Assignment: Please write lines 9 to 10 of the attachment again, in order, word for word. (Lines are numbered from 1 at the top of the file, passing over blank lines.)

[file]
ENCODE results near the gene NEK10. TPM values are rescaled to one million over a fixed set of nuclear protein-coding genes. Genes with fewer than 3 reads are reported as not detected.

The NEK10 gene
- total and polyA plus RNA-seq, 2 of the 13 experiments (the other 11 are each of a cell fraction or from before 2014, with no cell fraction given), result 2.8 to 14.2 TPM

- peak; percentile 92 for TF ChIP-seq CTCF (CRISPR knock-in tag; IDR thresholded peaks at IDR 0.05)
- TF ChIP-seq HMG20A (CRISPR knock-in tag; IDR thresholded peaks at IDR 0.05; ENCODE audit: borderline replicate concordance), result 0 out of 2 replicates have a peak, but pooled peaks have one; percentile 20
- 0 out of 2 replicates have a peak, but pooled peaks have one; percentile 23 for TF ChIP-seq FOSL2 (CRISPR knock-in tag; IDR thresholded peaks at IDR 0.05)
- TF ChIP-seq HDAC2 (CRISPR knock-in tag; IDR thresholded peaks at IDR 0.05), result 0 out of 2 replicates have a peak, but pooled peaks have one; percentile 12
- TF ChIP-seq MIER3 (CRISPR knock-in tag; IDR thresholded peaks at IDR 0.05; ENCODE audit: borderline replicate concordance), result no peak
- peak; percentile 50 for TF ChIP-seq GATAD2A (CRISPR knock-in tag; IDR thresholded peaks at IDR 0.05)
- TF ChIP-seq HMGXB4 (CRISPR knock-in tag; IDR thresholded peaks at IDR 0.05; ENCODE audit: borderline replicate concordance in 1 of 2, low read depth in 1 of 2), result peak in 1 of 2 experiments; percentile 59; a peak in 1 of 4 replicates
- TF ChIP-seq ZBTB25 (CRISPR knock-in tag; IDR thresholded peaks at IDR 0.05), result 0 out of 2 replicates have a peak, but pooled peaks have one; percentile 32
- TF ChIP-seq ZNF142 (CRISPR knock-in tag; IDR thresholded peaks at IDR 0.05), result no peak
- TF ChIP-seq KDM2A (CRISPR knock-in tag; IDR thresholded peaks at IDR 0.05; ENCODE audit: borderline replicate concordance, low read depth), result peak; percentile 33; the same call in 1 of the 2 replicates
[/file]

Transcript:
- peak; percentile 50 for TF ChIP-seq GATAD2A (CRISPR knock-in tag; IDR thresholded peaks at IDR 0.05)
- TF ChIP-seq HMGXB4 (CRISPR knock-in tag; IDR thresholded peaks at IDR 0.05; ENCODE audit: borderline replicate concordance in 1 of 2, low read depth in 1 of 2), result peak in 1 of 2 experiments; percentile 59; a peak in 1 of 4 replicates